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The Trinity enclosure will be priced at around $350 as a standalone unit. It's a big price-tag, but not unreasonable for the massive amount of steel and tooling required. In-Win's D-Frame launched at $400 in limited quantity, so there is a market for these types of cases -- it's just not for everyone at that cost. A full system build would be the cost of components + labor + the enclosure, so that'll be determined by the user. We were assured by CyberPower that although building will be more difficult than an average system, the assembly cost would not increase. You'll be paying the difference between some other case and the Trinity, so build cost is increased by $350-$X, where X = the cost of the standard case.

DeepCool's engineering is high-quality, as always, but we're holding our breath to test noise levels, thermals, and accessibility until a review sample arrives. I'm concerned about the noise of the pre-installed 90mm fan and its ability to cool, but the thickness of steel should help buffer noise and the natural air tunnel produced by the compartments may aid in thermals. I hope CyberPower decides to introduce other accented color options -- I feel like if you've got $350 for the case (which can be purchased standalone), you're enough of a showman to potentially warrant more than just a flat black.

It's an interesting design, that's for sure. I like the enclosure in concept and in execution and found the solutions to obvious problems (bridges for components, cable routing) to be clever. At $350 for just the case, it's certainly an enthusiast's toy. The case is huge in all dimensions and not necessarily practical, but it's unique. Whether that unique flair is worth the extra cost is entirely up to you as a user -- I can't make that decision. The pricing is fair for the amount of hardware involved, though.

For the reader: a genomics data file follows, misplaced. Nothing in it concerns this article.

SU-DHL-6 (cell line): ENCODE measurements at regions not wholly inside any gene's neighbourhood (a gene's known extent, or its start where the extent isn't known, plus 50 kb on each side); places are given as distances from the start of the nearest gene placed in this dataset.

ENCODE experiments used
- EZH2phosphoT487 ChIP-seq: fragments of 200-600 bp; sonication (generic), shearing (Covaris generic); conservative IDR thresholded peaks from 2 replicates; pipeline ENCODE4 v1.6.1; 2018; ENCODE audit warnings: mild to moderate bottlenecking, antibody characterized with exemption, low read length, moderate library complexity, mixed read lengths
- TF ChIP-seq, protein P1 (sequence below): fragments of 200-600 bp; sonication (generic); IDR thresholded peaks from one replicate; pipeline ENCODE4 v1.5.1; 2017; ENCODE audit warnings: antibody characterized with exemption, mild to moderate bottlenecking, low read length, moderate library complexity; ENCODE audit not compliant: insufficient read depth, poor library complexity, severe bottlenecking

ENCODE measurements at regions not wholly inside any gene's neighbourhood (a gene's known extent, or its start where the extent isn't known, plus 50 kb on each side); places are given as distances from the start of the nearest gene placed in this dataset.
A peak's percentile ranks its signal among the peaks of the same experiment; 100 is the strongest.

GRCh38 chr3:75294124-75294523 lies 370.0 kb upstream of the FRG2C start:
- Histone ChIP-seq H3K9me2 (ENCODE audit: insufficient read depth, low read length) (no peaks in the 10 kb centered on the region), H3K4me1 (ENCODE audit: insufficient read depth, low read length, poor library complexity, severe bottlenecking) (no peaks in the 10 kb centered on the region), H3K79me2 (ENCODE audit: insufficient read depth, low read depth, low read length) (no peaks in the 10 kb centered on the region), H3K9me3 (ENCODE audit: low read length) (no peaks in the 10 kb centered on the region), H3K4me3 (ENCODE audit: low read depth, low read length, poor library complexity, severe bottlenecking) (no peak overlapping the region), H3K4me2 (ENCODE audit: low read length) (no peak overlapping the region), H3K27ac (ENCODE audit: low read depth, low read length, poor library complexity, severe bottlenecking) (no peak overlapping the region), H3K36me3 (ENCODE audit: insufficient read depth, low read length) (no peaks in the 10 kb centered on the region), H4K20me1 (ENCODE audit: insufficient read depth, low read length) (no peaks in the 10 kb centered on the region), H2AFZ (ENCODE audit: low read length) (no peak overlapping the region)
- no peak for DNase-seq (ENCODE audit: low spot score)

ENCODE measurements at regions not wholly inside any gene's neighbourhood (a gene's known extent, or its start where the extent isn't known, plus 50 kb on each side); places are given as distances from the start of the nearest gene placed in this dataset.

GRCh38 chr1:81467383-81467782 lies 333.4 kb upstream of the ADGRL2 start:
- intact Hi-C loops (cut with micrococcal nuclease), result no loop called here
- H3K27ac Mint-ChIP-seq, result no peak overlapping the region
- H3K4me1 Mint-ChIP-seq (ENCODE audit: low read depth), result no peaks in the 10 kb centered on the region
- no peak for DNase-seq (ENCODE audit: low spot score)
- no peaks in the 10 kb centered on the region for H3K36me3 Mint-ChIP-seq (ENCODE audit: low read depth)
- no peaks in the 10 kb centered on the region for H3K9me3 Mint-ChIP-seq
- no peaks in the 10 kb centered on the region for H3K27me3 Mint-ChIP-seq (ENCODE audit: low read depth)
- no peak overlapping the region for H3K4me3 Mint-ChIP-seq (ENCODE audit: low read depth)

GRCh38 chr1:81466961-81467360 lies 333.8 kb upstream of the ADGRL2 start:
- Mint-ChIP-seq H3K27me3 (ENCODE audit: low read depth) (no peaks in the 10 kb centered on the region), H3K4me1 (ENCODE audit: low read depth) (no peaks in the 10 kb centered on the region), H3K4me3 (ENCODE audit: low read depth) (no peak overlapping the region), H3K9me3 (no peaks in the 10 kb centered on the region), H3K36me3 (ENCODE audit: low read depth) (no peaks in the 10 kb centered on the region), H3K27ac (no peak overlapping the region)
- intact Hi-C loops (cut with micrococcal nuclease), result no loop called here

Recapping: Build quality, design, and execution are good. I'm concerned about the 90mm fan's abilities and noise, rotating a hard drive on a 120* angle, and general size and post-build accessibility. You won't really be moving this around. The price is too high for most builders, but the same people who can afford a D-Frame would likely be interested purveyors of the Trinity. I am legitimately impressed by the vision for the Trinity and found its tooling to be well thought-out, despite the obvious price and mobility obstacles that limit the audience. Builders with a massive budget and an eye for the unique should be paying attention to the Trinity, especially with DeepCool backing it.

- Steve "Lelldorianx" Burke.

Last modified on January 05, 2015 at 2:50 pm
Steve Burke

Steve started GamersNexus back when it was just a cool name, and now it's grown into an expansive website with an overwhelming amount of features. He recalls his first difficult decision with GN's direction: "I didn't know whether or not I wanted 'Gamers' to have a possessive apostrophe -- I mean, grammatically it should, but I didn't like it in the name. It was ugly. I also had people who were typing apostrophes into the address bar - sigh. It made sense to just leave it as 'Gamers.'"

First world problems, Steve. First world problems.